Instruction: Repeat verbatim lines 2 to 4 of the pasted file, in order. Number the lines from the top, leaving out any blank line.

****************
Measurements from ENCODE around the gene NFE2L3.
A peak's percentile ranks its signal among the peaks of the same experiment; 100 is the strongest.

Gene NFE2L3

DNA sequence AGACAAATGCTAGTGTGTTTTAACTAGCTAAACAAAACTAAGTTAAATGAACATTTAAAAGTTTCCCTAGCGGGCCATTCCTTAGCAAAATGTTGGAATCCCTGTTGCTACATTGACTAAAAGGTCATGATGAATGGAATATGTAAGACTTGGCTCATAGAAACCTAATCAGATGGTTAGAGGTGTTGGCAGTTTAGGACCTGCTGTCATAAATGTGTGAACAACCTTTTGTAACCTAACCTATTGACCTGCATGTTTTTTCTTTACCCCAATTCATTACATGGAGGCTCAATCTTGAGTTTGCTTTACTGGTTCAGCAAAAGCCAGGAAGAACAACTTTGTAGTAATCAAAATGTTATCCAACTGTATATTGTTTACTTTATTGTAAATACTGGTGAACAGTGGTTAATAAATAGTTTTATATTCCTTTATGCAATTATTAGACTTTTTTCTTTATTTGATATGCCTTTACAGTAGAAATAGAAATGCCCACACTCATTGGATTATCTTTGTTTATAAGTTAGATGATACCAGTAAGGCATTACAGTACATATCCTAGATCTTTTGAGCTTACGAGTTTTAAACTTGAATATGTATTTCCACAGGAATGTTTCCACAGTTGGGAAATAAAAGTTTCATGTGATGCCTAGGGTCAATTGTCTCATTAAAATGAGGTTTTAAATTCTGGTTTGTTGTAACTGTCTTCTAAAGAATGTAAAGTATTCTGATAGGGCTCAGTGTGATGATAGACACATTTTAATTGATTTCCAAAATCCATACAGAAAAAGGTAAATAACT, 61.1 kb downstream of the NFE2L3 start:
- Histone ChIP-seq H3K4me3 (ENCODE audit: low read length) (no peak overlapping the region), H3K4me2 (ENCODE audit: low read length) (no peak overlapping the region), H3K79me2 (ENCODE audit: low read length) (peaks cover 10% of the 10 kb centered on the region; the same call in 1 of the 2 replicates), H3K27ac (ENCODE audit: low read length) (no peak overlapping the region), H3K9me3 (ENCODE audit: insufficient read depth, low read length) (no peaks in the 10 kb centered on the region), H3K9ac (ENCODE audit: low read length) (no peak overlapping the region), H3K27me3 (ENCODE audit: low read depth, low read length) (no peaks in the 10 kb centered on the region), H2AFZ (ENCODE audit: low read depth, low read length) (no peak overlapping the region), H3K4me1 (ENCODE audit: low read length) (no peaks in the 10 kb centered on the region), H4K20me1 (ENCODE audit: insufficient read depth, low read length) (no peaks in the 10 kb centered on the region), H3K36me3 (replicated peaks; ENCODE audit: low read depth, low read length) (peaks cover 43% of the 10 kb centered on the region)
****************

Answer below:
A peak's percentile ranks its signal among the peaks of the same experiment; 100 is the strongest.

Gene NFE2L3

DNA sequence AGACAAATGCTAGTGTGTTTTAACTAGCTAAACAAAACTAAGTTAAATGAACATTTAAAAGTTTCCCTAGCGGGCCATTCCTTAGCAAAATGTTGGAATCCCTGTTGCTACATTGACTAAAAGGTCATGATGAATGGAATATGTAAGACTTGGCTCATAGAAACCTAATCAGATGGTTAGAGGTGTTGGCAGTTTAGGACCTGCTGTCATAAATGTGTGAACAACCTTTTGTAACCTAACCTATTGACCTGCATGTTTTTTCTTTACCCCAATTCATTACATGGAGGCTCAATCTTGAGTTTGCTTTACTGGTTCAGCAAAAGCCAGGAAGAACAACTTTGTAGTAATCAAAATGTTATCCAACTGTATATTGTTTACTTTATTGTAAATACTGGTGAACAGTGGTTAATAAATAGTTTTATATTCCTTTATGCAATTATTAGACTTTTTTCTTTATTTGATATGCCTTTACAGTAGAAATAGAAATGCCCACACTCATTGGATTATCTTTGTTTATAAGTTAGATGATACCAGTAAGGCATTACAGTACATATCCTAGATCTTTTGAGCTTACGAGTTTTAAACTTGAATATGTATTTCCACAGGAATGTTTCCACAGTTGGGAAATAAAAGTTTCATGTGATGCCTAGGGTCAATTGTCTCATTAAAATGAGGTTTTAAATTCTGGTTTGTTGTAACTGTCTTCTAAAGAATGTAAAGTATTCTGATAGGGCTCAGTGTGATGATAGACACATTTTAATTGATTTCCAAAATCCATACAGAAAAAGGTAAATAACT, 61.1 kb downstream of the NFE2L3 start: